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Drake May Not Want Beef, But Really Needs It

The 55th Annual GRAMMY Awards - Arrivals

By @TonyDelerme

In the midst of Jay-Z’s elevator fight with Solange Knowles, the brewing beef between Drake and Jay-Z has simmered down a bit. Though this may be a breath of fresh air for Drake, it also marks another golden opportunity lost to cement his legendary status in hip hop. Beef with the wrong artist can possibly end your career. But on the contrary, having beef with the right artists can make you legendary, win or lose.

As of now, this marks Drake’s second missed opportunity. His first was when he fell silent at Kendrick Lamar’s televised diss towards him at the BET Hip Hop awards. Drake v Kendrick Lamar could have been one of the greatest hip hop beefs of all time. This was Drakes chance to take down hip hop’s golden child, Kendrick Lamar, and prove to the world that he is, without doubt, the best rapper in the game. But for reasons unknown, Drake fell shockingly silent, giving himself and automatic “L” by default.

Drake’s second chance came around when Jay-Z called him out on Jay Electonica’s song, “We Made It [Remix]”. In the track, Jay refers to Drake as “Mrs. Drizzy”, taking a shot at the public perception of Drake being soft. Not for nothing, Jay was merely responding to alleged, off the record, comments made by Drake in which he took a stab at Jay-Z’s constant art references in his rhymes calling them “corny”. Days later, after “We Made It [Remix]” was released, Drake responded back with “Draft Day”. Unfortunately, Drake deferred to taking subliminal shots at Jay as opposed to taking a direct shot and calling Jay out by name. Responding to someone who called you out by name with a subliminal record, “Draft Day”, is the equivalent to not responding at all. Therefore leaving Drake with a beef record of 0-2.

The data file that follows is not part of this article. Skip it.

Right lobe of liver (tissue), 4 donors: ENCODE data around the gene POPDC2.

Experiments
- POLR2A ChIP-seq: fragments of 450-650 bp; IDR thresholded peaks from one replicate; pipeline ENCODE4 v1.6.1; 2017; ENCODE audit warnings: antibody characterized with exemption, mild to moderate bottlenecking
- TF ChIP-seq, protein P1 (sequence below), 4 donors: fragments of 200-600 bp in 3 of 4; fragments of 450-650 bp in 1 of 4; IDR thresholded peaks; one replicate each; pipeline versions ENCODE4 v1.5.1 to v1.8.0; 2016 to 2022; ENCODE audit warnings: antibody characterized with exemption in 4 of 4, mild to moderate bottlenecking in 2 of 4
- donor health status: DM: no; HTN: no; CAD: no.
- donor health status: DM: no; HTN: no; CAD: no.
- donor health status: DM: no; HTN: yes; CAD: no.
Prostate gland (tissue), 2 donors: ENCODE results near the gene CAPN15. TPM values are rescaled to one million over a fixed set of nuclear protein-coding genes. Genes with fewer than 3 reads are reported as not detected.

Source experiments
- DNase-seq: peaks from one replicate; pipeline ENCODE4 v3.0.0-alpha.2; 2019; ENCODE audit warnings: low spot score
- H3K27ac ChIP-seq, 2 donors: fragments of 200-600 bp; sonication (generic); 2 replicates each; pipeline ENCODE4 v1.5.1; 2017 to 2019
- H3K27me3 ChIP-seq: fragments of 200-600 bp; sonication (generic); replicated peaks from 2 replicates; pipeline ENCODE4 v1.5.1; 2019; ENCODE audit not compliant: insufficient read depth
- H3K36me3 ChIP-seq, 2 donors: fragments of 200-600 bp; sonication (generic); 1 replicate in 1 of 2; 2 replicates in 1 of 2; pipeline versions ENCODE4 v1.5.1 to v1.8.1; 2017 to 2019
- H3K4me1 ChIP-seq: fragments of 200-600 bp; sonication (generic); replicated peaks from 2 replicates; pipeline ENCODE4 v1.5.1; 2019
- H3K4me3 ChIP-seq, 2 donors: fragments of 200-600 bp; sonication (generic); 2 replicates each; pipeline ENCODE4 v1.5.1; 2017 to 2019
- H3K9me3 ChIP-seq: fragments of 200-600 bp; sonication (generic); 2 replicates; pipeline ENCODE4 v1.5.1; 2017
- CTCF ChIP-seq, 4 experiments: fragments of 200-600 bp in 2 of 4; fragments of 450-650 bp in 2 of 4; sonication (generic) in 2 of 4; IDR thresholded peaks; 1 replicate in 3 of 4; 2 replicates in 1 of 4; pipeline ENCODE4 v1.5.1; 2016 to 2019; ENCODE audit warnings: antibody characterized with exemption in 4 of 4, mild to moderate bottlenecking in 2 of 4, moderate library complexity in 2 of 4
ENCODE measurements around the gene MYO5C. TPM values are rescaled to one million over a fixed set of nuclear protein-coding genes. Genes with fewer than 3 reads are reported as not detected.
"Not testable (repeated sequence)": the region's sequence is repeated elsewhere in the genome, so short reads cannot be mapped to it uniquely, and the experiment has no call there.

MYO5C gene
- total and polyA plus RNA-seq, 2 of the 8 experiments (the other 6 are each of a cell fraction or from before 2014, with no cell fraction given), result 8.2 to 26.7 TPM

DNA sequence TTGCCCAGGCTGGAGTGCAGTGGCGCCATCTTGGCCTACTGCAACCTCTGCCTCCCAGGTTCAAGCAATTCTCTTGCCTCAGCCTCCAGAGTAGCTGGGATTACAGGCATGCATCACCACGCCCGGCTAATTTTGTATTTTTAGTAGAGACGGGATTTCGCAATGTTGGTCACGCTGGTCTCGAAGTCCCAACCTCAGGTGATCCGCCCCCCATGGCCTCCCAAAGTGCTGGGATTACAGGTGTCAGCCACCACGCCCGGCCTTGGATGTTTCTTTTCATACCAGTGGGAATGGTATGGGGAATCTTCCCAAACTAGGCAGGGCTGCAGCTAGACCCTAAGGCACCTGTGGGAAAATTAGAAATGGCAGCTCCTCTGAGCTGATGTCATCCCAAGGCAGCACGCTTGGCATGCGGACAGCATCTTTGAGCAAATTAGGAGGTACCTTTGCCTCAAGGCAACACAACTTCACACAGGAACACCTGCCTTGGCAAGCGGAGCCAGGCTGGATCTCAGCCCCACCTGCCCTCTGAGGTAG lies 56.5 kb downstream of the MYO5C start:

What’s unfortunate is that Drake could have actually won both battles against the Jay-Z and Kendrick Lamar. Drake possesses the success, money and lyrical wordplay to overpower Kendrick Lamar and match Jay-Z. But to win the battle you have to step into the ring and Drake has failed to do so twice. When it’s all said and done Drake will undoubtedly be one of the most successful rappers of all time. But as it currently stands, will not be one of the all-around greatest rappers. Being commercially successful and being successful within the actually genre of hip hop are two different things. The perfect example for this is the Nas v Jay-Z argument. Clearly Jay-Z is the more successful artist of the two. But when it comes down to greatest of all time, it’s Nas who consistently makes everybody’s top 5, if not top 3 list. I’m willing to bet the Drake wants to be considered top 5 by the end of his career as well. But with a current record of 0-2, it’ll be a hard feat that may possibly be too late to attain.

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